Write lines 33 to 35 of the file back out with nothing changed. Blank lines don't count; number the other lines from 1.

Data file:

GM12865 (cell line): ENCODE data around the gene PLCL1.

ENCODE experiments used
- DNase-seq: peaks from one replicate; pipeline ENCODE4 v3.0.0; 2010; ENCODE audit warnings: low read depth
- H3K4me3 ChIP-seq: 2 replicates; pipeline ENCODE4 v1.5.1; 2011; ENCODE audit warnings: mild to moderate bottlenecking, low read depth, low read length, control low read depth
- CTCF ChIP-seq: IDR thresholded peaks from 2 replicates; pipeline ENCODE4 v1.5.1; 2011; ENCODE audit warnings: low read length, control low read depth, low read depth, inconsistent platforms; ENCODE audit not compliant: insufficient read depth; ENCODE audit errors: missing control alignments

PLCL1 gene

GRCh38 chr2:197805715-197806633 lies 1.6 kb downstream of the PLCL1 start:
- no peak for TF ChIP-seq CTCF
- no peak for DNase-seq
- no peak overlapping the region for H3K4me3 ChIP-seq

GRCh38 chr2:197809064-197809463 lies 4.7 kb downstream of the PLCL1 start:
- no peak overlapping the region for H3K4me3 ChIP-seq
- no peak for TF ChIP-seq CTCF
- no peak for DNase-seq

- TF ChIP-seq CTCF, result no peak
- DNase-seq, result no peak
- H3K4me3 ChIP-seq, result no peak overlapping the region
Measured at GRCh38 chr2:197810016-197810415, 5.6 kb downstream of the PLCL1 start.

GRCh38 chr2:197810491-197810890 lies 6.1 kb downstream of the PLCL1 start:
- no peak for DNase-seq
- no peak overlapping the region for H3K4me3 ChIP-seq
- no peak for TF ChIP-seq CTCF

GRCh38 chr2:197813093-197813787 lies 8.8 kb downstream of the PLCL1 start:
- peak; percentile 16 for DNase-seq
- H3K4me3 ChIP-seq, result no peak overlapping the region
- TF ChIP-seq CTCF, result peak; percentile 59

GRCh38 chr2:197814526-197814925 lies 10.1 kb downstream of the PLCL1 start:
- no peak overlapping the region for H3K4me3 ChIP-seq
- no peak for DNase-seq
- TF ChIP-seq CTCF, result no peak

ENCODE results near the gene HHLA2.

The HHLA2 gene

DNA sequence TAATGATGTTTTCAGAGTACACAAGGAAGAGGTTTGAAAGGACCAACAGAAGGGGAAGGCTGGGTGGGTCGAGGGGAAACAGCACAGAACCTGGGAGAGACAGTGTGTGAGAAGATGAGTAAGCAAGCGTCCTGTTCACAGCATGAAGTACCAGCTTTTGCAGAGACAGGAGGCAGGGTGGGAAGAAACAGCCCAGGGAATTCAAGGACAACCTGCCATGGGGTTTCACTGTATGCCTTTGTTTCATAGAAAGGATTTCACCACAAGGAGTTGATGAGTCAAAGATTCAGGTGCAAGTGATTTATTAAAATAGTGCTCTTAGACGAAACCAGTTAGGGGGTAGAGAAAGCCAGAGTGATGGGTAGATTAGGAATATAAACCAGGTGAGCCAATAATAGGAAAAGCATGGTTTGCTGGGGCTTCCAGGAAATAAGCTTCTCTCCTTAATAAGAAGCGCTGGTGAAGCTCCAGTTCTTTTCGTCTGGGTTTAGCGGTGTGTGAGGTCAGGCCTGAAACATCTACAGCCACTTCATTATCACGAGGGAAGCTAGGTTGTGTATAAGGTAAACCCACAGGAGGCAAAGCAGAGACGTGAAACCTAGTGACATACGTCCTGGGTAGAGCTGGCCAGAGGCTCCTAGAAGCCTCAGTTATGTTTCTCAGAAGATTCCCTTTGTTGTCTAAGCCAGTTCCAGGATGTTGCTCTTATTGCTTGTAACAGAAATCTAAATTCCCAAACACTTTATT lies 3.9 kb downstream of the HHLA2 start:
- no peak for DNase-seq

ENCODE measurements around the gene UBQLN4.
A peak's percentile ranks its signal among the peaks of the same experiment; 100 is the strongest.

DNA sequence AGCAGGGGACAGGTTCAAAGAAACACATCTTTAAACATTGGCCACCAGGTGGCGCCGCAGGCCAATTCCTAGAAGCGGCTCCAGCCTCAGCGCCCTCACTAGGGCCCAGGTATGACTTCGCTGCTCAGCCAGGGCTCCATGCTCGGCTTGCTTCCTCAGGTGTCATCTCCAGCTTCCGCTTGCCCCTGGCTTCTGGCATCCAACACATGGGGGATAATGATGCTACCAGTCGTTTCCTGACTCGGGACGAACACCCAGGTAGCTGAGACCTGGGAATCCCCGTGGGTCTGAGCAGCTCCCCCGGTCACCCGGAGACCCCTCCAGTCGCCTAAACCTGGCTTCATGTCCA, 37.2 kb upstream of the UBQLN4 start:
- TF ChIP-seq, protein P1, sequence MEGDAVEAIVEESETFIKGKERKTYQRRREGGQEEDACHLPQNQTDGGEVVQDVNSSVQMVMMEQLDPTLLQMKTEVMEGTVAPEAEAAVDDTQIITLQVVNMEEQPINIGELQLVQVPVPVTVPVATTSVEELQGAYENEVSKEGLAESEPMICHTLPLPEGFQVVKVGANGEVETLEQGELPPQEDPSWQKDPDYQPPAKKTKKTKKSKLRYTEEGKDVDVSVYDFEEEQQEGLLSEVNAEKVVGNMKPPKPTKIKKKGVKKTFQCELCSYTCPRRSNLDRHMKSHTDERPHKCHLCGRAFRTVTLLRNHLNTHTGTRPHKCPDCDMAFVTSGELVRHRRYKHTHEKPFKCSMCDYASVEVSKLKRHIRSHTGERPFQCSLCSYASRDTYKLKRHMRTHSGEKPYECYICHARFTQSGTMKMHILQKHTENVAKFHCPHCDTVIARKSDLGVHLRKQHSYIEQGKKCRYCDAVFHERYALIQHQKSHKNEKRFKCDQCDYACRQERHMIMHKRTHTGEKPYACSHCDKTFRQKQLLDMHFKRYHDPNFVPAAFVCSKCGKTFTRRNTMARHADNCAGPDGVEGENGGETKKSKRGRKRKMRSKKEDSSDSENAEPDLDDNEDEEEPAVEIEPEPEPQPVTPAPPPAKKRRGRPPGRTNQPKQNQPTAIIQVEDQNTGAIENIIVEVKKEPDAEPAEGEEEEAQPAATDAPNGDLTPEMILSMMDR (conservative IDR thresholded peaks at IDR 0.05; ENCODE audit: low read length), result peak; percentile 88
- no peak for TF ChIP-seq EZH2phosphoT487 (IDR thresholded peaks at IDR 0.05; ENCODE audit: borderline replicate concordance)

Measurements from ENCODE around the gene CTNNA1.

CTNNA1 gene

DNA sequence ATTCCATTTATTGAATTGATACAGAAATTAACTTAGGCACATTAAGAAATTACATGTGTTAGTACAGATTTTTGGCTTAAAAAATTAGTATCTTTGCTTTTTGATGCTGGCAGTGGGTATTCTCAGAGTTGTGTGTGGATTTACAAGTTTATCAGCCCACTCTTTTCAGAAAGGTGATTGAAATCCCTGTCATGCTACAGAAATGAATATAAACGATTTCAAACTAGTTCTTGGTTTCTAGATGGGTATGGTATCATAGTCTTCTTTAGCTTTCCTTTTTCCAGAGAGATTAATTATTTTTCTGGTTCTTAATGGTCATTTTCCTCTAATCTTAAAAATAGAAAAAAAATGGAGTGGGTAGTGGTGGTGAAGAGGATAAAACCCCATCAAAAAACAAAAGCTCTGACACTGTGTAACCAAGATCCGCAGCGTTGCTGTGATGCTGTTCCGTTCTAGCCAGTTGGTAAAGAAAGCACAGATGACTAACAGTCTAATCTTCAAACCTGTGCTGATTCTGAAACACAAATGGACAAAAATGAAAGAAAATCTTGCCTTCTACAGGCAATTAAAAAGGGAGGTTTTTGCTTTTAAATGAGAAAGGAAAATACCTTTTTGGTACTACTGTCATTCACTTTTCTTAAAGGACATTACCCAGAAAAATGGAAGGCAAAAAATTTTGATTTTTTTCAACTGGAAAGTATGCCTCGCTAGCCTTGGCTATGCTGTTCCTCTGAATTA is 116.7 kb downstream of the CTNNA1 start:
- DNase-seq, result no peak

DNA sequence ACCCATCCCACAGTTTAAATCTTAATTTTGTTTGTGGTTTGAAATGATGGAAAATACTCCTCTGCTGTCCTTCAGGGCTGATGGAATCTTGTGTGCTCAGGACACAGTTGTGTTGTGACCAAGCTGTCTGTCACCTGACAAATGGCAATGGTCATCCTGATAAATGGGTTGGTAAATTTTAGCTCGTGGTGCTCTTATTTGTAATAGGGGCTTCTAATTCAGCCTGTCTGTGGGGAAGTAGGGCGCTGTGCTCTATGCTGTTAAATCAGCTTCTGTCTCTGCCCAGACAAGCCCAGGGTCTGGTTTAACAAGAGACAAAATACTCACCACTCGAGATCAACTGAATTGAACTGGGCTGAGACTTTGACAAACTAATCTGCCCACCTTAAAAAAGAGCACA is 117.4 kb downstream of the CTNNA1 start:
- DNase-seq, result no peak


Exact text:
DNA sequence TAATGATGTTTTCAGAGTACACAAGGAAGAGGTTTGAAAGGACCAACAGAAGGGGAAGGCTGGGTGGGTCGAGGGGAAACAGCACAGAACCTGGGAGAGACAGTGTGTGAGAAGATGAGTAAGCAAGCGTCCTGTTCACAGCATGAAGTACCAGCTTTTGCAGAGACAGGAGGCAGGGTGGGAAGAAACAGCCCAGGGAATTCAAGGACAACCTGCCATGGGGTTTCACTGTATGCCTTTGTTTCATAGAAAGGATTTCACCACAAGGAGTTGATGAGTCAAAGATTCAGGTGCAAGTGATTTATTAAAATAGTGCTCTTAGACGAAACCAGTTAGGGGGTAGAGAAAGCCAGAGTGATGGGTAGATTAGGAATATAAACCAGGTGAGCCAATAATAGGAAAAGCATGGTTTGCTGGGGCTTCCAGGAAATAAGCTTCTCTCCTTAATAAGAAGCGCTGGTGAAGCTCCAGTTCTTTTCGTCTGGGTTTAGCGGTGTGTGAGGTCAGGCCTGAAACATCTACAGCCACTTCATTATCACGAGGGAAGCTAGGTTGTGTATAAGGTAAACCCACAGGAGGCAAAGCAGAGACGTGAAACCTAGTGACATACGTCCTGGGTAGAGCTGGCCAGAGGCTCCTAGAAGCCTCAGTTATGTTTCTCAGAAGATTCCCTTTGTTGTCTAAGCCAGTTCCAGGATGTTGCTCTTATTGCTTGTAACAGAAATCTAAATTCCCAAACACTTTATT lies 3.9 kb downstream of the HHLA2 start:
- no peak for DNase-seq

ENCODE measurements around the gene UBQLN4.